His historical research leads him down
some mind-bogglingly obscure paths
Imagine, for instance, searching the world for
the English translation from Arabic (only several
in existence) of the diary of an unknown 19th
century government official in Tunisia
Imagine, moreover, the utter serendipity of
this turning up in my local university library!
     TANVIR THE SCOFF-LAW


In 1966, while he was still inhaling
Turkish literature like a vacuum
cleaner, he forced me to smuggle a
then-illegal Nazım Hikmet book
from Bulgaria to Turkey
     TANVIR THE HAZARDOUS

He has a memory like an



       I am periodically shocked
  by things he tells me about myself,
           from 40 years ago,
    that I had completely forgotten
             (for good reason)
      TANVIR THE GENTLEMAN


Despite a very slight tendency to
enjoy a good argument, Tanvir is
remarkably polite, measured,
considerate and a perfect old-style
gentleman. Here is an example….
At my parent’s home in Lancashire,
England, my (rather sheltered) father
tried to educate Tanvir on the meaning
of some common English saying, such
as


    … “a stitch in time saves nine”
Tanvir nodded seriously and
gratefully for this information ….

… while I went green
and purple with
Afterwards, I told my father (we do this kind of
thing to our parents) ….
..…that was probably the only person you will
ever meet in your life..…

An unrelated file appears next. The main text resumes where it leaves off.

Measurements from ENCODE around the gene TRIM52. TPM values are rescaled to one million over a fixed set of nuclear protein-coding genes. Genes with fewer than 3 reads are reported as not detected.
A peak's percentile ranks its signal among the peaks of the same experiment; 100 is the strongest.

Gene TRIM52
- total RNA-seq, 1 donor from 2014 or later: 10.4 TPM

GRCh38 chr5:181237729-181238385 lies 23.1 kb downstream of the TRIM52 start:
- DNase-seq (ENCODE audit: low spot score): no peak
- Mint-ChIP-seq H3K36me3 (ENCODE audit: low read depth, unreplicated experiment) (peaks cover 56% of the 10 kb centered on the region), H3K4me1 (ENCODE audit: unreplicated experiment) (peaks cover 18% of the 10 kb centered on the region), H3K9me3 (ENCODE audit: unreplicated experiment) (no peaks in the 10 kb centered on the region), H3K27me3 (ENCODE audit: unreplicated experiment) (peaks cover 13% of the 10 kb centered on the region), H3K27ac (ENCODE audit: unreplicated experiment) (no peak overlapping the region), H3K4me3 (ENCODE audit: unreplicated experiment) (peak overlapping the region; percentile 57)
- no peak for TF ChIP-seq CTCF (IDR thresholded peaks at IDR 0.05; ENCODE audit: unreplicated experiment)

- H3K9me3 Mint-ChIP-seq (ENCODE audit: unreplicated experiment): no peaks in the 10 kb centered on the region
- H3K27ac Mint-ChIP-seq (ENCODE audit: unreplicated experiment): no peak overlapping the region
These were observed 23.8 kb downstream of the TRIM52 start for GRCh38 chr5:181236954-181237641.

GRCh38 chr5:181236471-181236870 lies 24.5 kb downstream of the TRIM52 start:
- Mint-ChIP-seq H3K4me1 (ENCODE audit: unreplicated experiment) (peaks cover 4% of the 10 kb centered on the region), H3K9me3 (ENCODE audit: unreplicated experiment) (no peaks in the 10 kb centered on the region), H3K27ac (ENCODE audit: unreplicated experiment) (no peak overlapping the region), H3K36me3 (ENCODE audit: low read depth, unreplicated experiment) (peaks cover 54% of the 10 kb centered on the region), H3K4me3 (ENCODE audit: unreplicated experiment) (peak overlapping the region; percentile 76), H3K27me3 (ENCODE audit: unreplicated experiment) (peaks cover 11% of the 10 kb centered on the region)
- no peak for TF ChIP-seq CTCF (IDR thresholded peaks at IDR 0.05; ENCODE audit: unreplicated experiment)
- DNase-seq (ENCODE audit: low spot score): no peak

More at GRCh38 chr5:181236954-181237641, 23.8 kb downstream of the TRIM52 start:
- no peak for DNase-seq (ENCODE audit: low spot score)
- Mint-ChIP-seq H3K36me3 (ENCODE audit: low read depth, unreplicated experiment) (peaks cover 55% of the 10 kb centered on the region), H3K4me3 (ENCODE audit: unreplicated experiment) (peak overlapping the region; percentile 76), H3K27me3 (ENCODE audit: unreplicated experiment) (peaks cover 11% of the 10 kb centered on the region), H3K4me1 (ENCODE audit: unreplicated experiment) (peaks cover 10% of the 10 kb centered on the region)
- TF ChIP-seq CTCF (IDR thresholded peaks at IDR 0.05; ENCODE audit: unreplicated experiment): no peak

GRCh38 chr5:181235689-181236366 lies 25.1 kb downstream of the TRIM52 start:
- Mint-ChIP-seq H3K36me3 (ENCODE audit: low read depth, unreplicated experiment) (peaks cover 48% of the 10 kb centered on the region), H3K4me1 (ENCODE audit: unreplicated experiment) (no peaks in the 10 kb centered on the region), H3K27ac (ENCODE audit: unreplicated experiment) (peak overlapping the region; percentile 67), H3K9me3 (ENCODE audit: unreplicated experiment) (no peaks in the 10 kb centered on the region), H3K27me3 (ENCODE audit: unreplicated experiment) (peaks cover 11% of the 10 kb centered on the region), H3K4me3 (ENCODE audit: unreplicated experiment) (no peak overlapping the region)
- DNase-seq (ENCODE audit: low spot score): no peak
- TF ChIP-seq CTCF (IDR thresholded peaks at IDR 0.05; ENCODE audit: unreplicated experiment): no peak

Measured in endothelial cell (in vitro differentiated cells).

..…who could tell you where that saying first
 appeared in Shakespeare, Milton, etc…..
..…and the same for most other sayings in the
English language..…
..…and moreover could give you the etymologies of
all the key words through Sanskrit and Old Norse
(maybe I exaggerated slightly … but only slightly)
      TANVIR THE GLADIATOR


Did I say that Tanvir has a “very
slight” tendency to enjoy a good
argument?

Actually, I meant that he loves a good
mental-verbal sparring session
On his return from Cambridge, Tanvir’s
credential that most impressed us METU
British was

    Not his PhD – lots of people get one

    It was his Presidency of the Pembroke
    College Debating Society


That was really SPECIAL
Debating, Cambridge-style,
- is a form of bloodless modern dueling,
- using superb command of the language,
- rapid thought and fact retrieval,
- rapier-like wit and humor,
- psychology, and flexible logic.

It is sometimes called….

    The shortest cut between two minds, or
               Feud for thought
    In 1967 we had a visitor to
      METU, Professor Colin
 Adamson, who prided himself on
 his ability to expound and argue
   on any subject, ad infinitum
    We decided to teach this man a lesson
  We arranged a small party at the Karadeniz
Locantası (then İzmir Caddesi), and invited Tanvir

 Colin and Tanvir immediately locked onto each
       other like opposite magnetic poles
 They discussed and argued for at least five
hours nonstop, like the intellectual versions of
           old-style prize fighters




During this entire time, they remained oblivious
             to the rest of the party
       At the end, Colin was reduced to a
     numb, silent, vacant, shell, with seized-
      up vocal cords and a glassy stare….

      ….while Tanvir continued to expound
      non-sotto-voce on the latest subject
        that they had chosen to discuss

I, Brian Stott, do solemnly swear that the above
  is completely true and not at all exaggerated

  We took Colin home, put him to bed, and he
    was well recovered after several days
Well, Tanvir, it looks as if you have
 broken through the retirement
      barrier with flying colors




Though it’s difficult to imagine you
   just sitting on your laurels
Affectionate congratulations from
        me and Patricia,
and no doubt from all your many
  other friends and admirers.
Love to Yıldız, Nazlı (+) and Arzu
Tanvir, thank you for
 everything over all
    these years

 This ends my message